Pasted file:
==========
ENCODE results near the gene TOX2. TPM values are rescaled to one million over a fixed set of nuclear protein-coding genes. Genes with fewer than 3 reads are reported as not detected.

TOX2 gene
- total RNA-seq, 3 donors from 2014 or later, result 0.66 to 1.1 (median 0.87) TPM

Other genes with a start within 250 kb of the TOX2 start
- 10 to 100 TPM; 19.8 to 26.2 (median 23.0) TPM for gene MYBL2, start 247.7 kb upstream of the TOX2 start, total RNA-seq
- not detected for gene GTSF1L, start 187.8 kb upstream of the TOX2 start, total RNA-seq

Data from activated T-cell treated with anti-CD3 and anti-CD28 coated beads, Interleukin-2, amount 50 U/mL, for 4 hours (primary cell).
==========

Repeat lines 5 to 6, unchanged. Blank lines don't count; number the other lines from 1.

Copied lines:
- 10 to 100 TPM; 19.8 to 26.2 (median 23.0) TPM for gene MYBL2, start 247.7 kb upstream of the TOX2 start, total RNA-seq
- not detected for gene GTSF1L, start 187.8 kb upstream of the TOX2 start, total RNA-seq